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Epicenter of the Epicenter

Reports from the Field are perspectives from curators from around the world, who are alumni of the Curatorial Intensive, ICI's professional development program for emerging curators. The commissioned texts are reflections on the impact of the global pandemic on their lives, ways of working, their communities, and how they are adapting as a response.

PJ Gubatina Policarpio, Alumnus of the Curatorial Intensive New Orleans '18, writes from San Francisco, CA. To read and download the PDF version, click here

Diversity Plaza, July 2018. Photo: PJ Gubatina Policarpio.


Dear Prof. Choy,

I’ve been thinking a lot about Queens. Primarily the neighborhoods of Elmhurst, Jackson Heights, and Corona, which has emerged tragically as the epicenter of a coronavirus outbreak in New York. Corona (and later Woodside) was my home from 2013-17. While my time there was brief, the largely migrant, working-class, multilingual, intergenerational community/ies along Roosevelt Ave and its ethos had a profound impact on my work as an educator and curator. In central Queens, I strengthened my foundation as a cultural worker and community organizer. At Diversity Plaza, I invited authors Gina Apostol, Mia Alvar, Hossannah Asuncion, and Queens writers Bino Realuyo, Paolo Javier, and Ninotchka Rosca to read their work. As Gina reminds me, it was the first time she’s shared her work in front of a busy beauty salon. This gathering led to the Pilipinx American Library, an itinerant collection of printed matter and programming platform dedicated exclusively to Filipinx perspectives.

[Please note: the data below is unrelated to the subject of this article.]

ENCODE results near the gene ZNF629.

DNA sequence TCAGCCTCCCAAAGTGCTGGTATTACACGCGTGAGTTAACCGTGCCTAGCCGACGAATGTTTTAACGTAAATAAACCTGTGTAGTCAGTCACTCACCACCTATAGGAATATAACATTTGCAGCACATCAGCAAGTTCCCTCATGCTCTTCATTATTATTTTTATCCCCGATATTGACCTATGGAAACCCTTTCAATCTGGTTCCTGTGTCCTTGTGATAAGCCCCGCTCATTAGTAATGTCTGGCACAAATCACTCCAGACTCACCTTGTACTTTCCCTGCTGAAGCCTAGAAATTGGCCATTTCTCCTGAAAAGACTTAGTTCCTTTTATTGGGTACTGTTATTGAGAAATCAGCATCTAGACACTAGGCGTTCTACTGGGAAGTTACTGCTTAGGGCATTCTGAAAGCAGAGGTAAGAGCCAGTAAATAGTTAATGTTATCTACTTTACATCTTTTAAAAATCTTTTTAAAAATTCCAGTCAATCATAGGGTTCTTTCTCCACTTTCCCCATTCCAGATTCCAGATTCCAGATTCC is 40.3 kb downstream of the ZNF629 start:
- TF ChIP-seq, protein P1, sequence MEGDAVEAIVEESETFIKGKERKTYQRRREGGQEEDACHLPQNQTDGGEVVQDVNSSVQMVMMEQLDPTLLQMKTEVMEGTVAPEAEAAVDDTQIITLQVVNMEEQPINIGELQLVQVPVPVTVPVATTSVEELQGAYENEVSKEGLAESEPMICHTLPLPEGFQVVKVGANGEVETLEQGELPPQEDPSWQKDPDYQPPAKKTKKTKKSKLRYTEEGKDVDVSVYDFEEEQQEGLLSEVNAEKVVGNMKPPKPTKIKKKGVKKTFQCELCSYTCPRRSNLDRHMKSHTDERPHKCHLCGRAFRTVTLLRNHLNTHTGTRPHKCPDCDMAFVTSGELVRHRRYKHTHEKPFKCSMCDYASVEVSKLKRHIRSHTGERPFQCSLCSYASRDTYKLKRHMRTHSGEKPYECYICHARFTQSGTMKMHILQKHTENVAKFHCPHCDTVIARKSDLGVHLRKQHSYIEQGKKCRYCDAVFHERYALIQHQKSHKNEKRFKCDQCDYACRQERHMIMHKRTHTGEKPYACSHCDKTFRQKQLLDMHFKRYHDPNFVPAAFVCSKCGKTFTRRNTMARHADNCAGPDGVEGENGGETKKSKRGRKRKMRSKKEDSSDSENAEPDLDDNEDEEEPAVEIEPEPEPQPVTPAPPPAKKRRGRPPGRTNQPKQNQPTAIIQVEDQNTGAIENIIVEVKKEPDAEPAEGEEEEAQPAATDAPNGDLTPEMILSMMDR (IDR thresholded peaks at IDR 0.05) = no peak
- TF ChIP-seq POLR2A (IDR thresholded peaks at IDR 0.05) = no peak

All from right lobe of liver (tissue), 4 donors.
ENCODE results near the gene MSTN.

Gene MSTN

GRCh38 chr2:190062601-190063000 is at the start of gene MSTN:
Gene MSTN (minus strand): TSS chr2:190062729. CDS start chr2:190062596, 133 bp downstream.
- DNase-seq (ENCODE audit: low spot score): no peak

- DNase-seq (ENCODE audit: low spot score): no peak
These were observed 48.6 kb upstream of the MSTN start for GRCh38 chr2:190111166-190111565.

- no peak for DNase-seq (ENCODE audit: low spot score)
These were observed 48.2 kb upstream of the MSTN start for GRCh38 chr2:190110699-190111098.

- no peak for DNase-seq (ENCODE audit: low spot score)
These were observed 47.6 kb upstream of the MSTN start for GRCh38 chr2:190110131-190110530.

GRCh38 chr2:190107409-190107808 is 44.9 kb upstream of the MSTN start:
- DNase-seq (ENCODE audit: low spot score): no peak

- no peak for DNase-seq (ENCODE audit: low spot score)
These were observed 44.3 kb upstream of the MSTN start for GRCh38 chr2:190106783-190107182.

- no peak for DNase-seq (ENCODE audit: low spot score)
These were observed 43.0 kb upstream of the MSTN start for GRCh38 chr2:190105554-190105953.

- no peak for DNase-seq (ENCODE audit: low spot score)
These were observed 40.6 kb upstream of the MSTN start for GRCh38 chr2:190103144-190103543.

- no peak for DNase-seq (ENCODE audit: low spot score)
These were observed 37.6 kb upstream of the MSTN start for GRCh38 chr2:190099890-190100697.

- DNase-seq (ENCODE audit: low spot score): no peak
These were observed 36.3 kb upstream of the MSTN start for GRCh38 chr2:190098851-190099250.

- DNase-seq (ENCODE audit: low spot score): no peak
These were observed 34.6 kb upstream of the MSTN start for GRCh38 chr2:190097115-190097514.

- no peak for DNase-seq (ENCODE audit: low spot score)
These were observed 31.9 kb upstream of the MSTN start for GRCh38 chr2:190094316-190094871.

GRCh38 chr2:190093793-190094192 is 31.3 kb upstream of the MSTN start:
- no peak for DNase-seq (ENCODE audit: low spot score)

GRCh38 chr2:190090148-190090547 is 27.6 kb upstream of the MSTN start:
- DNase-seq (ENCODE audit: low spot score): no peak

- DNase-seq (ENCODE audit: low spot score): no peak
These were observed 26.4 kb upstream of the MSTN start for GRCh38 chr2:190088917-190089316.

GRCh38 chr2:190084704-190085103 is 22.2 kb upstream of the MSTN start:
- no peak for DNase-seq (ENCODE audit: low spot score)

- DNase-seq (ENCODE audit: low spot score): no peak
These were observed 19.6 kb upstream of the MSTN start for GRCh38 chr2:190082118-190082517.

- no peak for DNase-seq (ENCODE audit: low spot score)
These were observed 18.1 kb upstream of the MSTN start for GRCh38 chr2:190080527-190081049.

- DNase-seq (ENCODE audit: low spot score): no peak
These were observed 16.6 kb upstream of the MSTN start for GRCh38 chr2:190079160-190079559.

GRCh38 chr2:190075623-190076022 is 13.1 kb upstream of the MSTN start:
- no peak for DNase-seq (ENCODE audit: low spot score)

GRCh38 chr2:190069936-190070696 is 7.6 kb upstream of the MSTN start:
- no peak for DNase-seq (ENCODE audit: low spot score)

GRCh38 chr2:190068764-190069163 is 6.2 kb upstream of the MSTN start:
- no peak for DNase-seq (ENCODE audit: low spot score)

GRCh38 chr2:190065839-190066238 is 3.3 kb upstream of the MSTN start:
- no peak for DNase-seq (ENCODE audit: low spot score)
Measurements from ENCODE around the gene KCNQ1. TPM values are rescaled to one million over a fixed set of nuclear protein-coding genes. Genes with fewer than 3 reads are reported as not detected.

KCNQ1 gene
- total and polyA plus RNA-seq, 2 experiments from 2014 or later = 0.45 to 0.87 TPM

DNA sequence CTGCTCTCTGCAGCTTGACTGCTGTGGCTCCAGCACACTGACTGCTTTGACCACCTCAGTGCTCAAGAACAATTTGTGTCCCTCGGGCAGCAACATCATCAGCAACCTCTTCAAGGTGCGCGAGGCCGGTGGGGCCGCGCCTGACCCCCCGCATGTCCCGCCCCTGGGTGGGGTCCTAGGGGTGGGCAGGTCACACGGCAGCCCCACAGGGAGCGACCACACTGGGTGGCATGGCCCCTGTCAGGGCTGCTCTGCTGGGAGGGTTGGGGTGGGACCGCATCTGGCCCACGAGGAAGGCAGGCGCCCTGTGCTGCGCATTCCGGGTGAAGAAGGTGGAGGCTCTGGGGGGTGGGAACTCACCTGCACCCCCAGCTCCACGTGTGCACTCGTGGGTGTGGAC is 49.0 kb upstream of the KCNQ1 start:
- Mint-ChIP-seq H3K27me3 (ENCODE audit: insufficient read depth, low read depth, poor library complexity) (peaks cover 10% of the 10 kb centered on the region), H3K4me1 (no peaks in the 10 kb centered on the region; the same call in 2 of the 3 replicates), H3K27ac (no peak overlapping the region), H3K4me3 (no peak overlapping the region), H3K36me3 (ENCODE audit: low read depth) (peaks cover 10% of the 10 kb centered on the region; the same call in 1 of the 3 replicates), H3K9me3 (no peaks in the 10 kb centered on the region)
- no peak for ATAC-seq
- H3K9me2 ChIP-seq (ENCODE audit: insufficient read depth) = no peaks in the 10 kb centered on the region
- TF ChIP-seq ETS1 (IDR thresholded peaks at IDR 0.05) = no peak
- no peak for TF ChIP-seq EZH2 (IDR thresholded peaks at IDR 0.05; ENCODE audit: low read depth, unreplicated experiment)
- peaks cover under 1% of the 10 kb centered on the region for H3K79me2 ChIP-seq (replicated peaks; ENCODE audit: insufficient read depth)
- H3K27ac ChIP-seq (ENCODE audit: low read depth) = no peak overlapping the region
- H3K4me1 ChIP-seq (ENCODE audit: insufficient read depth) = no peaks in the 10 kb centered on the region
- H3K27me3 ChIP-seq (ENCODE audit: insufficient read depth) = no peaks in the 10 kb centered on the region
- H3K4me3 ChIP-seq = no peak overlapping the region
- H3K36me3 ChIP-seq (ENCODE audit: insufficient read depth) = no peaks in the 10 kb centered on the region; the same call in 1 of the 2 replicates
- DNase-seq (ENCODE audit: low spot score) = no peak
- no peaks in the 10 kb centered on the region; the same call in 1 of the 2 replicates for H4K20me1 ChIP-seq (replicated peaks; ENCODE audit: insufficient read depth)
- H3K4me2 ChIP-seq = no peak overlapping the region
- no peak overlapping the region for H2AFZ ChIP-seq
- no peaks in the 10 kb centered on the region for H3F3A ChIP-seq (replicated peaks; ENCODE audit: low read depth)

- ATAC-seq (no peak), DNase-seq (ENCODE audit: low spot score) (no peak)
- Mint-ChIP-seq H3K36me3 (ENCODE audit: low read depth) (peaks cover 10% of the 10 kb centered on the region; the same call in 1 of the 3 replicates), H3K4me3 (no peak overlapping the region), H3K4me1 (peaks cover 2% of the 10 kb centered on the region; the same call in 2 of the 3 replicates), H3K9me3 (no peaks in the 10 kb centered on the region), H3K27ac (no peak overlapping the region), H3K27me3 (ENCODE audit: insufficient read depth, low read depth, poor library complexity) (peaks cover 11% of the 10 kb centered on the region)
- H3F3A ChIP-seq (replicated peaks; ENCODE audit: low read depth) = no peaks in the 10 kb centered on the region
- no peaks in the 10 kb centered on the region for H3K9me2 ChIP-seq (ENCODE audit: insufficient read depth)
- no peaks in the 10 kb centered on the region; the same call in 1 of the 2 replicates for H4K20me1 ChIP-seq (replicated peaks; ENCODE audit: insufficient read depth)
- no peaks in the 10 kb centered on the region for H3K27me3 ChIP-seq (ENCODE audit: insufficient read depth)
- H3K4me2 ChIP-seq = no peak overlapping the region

Phayul’s, Jackson Heights. January 2020. Photo: PJ Gubatina Policarpio.